People of African origin have lived in Britain for centuries, according to genetic evidence.
The connection was found to date back many generations
A Leicester University study found that seven men with a rare Yorkshire surname carry a genetic signature previously found only in people of African origin.
The men seem to have shared a common ancestor in the 18th Century, but the African DNA lineage they carry may have reached Britain centuries earlier.
Details of the study appear in the European Journal of Human Genetics.
The scientists declined to disclose the men's surname in order to protect their anonymity.
The discovery came out of genetic work looking at the relationship between the male, or Y, chromosome and surnames.
The Y chromosome is a package of genetic material normally found only in males.
It is passed down from father to son, more or less unchanged, just like a surname.
But over time, the Y chromosome accumulates small changes in its DNA sequence, allowing scientists to study the relationships between different male lineages.
Y chromosomes can be classified into different groups (called haplogroups) which, to some extent, reflect a person's geographical ancestry.
Certain haplogroups might be very common in, for example, East Asia and very rare in Europe.
By chance, the researchers discovered a white man with a rare Yorkshire surname carrying a Y chromosome haplogroup that had previously been found only in West African men. And even there, it is relatively uncommon.
"We found that he was in haplogroup A1, which is highly West African-specific," said Turi King, a co-author on the study at the University of Leicester.
"It is incredibly rare, there are only 25 other people known worldwide and they are all African."
The individual had no knowledge of any African heritage in his family.
Sharing a surname also significantly raised the likelihood of sharing the same type of Y chromosome, with the link getting stronger as the surname gets rarer.
So the researchers started recruiting people with the same last name, which starts with "R" and originates in Yorkshire.
Analysis of Thomas Jefferson's DNA also threw up a surprise
Of 18 people they tested, seven carried the rare African haplogroup.
Turi King and Leicester colleague Mark Jobling then commissioned a genealogist to fit the men into a family tree to see how they were related and find clues about where exactly their unusual Y haplogroup came from.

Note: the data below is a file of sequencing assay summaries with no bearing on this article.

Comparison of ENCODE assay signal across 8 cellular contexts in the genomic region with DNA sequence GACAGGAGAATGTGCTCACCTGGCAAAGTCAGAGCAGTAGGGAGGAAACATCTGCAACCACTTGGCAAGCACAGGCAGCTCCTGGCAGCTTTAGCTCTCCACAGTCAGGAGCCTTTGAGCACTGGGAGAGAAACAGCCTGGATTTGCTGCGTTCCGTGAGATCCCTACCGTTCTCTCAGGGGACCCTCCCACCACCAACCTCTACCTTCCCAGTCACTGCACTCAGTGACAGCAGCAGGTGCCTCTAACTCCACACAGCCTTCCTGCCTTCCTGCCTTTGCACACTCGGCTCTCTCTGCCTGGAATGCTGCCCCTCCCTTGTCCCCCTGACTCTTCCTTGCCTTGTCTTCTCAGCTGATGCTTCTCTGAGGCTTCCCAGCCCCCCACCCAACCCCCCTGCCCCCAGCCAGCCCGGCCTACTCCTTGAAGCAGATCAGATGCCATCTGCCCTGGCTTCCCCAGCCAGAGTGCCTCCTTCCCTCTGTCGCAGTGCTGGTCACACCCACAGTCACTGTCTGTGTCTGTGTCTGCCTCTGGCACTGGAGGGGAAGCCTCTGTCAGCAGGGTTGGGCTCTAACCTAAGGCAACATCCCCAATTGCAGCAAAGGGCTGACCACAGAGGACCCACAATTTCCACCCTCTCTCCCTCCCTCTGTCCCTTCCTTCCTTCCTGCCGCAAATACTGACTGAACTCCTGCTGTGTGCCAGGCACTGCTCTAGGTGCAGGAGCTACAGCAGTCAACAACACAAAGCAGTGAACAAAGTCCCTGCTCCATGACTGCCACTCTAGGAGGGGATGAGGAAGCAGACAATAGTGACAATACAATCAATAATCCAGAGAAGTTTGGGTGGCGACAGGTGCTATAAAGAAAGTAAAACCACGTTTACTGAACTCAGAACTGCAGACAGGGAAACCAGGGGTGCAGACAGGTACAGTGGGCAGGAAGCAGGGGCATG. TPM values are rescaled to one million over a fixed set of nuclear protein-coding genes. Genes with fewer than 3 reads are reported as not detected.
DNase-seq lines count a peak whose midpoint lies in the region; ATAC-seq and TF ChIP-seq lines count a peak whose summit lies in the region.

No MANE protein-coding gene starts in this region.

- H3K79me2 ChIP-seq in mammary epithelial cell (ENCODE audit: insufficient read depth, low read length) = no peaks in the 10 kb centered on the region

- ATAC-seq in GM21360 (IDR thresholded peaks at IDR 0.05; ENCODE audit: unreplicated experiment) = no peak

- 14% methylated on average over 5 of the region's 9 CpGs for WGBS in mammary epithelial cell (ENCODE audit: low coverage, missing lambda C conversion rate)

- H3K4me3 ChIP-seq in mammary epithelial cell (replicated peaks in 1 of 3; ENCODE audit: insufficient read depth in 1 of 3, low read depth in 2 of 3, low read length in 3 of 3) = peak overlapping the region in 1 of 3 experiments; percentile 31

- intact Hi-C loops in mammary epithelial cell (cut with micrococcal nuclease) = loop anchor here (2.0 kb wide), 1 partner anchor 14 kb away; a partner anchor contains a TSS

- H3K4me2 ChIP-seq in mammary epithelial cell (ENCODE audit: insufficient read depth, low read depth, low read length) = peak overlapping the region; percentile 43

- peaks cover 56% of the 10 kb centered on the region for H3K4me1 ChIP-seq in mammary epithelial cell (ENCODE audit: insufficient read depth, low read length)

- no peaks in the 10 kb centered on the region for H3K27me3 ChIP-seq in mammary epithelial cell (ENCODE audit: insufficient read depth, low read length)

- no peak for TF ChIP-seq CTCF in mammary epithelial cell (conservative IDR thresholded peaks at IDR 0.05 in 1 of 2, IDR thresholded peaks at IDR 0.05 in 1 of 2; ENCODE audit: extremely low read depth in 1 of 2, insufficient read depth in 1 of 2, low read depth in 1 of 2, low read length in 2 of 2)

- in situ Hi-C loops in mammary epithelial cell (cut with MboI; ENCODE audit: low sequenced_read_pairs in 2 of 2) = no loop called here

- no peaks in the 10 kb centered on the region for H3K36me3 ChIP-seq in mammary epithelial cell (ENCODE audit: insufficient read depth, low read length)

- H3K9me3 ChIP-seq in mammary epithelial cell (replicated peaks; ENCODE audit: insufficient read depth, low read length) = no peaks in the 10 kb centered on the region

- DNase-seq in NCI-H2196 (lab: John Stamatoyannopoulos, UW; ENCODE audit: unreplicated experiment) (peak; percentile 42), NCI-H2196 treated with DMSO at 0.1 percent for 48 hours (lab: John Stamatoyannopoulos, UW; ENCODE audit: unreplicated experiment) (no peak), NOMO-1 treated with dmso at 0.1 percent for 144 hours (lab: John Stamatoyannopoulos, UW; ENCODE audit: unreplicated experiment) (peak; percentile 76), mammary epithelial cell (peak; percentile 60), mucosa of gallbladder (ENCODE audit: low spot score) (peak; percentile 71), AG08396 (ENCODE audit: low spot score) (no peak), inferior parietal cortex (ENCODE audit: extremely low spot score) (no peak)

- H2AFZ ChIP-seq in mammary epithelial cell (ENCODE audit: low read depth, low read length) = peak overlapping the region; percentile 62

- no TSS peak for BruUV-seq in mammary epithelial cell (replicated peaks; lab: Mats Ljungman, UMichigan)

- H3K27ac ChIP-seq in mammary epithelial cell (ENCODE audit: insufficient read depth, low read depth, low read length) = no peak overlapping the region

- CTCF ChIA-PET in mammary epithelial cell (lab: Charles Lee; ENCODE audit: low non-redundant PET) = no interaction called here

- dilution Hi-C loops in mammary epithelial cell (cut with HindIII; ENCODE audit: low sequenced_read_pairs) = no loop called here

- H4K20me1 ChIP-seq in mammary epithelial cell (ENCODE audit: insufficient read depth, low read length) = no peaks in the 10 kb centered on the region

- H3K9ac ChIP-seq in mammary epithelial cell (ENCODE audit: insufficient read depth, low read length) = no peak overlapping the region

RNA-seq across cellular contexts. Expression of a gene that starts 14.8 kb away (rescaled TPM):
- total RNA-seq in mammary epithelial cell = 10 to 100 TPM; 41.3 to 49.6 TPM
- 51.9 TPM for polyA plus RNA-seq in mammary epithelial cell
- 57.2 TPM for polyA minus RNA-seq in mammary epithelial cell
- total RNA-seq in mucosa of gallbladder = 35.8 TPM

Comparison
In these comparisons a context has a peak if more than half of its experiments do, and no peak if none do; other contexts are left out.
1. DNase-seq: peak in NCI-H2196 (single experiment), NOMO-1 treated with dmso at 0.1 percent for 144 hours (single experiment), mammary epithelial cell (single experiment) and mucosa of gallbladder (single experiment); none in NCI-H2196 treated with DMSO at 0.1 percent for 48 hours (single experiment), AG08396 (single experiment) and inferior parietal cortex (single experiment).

"He could only get them into two trees, one which dates back to 1788 and the other to 1789. He couldn't go back any further. So it's likely they join up in the early 18th Century," said Turi King.
The majority of the one million people who define themselves as "black" or "black British" trace their origins to immigration from the Caribbean or Africa from the middle of the 20th Century onwards.
Prior to the 20th Century, there have been various routes by which people of African ancestry might have reached Britain. For example, the Romans recruited from Africa and elsewhere for the garrison that guarded Hadrian's Wall.
Another major route was through the slave trade.
"Some of the Africans who arrived in Britain through the slave trade rose quite high up in society, and we know they married with the rest of the population," said Ms King.
"It could be either of these two routes," she said. Even if the two family trees link up in the 18th Century, haplogroup A1 could have reached Britain long before that.
"But my guess is that, because many slaves came from West Africa, it could have been through that route," Ms King told BBC News.
She added that the study showed that Britain has always been composed of a mosaic of different people.
Professor Jobling echoed this view: "This study shows that what it means to be British is complicated and always has been," he said.
"Human migration history is clearly very complex, particularly for an island nation such as ours, and this study further debunks the idea that there are simple and distinct populations or 'races'."
Turi King said she had since found another African Y chromosome haplogroup in a different British lineage.
There are other precedents for the finding. The third US president, Thomas Jefferson, probably had a Y chromosome belonging to the haplogroup known as K2. This discovery came out of a project to determine whether he had fathered children from Sally Hemings, a slave owned by Jefferson.
The president had no surname-bearing progeny, so researchers had to test male-line descendents of his paternal uncle.
Jefferson's father claimed Welsh ancestry. But his Y-haplogroup is rare in Europe and has not yet been reported in Britain.
In fact, genetic studies show that Thomas Jefferson's K2 haplogroup ultimately came from north-east Africa or the Middle East, the areas where it is most commonly found today.
The research on haplogroup A1 was funded by the Wellcome Trust.